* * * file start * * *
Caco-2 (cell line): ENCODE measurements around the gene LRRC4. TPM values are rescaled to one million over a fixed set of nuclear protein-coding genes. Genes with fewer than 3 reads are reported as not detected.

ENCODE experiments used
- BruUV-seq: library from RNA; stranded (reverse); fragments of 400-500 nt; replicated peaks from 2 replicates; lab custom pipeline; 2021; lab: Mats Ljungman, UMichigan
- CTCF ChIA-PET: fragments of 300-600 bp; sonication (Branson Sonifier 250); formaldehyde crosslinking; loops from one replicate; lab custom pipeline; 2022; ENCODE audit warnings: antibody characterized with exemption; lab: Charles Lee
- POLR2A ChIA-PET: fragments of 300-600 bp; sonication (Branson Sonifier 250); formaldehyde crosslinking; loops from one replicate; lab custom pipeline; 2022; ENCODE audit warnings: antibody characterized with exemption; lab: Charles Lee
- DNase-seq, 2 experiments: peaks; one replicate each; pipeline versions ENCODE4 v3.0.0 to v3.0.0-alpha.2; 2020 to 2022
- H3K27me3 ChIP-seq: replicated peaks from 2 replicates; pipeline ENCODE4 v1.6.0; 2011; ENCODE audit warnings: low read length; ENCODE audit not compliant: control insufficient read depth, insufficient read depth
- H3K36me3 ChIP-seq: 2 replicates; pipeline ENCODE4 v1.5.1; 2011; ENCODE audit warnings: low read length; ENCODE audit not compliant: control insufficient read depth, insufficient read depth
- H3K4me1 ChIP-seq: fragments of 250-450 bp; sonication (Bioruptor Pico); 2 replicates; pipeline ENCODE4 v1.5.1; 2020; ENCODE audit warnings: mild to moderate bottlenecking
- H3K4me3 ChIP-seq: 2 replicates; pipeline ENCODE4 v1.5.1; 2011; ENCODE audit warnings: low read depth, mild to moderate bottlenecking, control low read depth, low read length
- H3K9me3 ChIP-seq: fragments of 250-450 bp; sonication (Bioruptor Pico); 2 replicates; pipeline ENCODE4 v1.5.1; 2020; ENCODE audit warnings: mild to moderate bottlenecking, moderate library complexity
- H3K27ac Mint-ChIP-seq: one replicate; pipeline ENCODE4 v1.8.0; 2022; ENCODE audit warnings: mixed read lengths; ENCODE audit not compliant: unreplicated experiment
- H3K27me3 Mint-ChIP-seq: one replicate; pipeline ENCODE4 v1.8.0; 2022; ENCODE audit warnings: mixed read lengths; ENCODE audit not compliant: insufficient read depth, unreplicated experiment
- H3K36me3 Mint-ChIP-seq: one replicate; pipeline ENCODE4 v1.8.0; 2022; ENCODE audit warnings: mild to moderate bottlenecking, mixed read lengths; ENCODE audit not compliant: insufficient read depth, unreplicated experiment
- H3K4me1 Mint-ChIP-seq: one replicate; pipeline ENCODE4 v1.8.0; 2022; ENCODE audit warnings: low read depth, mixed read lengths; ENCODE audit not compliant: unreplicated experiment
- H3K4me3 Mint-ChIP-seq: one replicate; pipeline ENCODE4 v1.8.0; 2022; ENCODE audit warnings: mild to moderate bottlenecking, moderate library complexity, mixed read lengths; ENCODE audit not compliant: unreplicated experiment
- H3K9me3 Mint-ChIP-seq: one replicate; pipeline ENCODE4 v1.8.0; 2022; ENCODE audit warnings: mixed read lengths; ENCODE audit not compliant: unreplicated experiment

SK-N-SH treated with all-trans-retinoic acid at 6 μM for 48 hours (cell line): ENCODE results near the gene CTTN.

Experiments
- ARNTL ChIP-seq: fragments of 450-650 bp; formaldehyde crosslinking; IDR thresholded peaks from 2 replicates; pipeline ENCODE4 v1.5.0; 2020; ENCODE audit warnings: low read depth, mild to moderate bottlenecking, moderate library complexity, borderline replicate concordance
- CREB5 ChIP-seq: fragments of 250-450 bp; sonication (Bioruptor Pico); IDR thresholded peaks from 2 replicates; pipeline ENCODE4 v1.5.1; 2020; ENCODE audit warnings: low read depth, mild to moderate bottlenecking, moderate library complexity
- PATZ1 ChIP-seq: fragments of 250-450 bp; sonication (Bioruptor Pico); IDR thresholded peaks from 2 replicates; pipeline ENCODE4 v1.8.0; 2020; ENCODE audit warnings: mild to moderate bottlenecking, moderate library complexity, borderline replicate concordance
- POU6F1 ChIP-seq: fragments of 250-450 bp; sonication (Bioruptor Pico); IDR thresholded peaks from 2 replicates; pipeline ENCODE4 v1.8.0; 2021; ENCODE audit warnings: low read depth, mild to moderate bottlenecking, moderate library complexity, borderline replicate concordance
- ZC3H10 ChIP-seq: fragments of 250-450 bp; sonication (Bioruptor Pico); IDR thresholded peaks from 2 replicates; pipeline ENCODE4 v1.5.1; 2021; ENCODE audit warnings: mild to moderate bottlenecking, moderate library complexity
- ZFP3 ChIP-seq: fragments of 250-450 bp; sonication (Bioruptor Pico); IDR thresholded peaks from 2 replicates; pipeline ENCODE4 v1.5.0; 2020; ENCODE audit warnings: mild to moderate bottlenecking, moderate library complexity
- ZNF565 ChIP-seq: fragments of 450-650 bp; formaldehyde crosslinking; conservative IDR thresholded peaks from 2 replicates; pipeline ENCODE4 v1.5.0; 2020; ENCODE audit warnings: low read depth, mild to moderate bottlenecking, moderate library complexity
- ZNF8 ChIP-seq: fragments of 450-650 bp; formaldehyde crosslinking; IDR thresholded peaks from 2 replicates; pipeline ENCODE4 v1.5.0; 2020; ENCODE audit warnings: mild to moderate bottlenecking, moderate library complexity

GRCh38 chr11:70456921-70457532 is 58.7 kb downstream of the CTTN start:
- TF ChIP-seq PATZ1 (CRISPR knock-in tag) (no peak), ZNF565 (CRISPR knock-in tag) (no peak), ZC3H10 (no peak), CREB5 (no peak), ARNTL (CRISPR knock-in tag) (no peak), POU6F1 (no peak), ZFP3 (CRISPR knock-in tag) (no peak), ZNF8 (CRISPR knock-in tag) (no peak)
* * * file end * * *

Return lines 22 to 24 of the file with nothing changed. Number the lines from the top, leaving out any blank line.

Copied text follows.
- PATZ1 ChIP-seq: fragments of 250-450 bp; sonication (Bioruptor Pico); IDR thresholded peaks from 2 replicates; pipeline ENCODE4 v1.8.0; 2020; ENCODE audit warnings: mild to moderate bottlenecking, moderate library complexity, borderline replicate concordance
- POU6F1 ChIP-seq: fragments of 250-450 bp; sonication (Bioruptor Pico); IDR thresholded peaks from 2 replicates; pipeline ENCODE4 v1.8.0; 2021; ENCODE audit warnings: low read depth, mild to moderate bottlenecking, moderate library complexity, borderline replicate concordance
- ZC3H10 ChIP-seq: fragments of 250-450 bp; sonication (Bioruptor Pico); IDR thresholded peaks from 2 replicates; pipeline ENCODE4 v1.5.1; 2021; ENCODE audit warnings: mild to moderate bottlenecking, moderate library complexity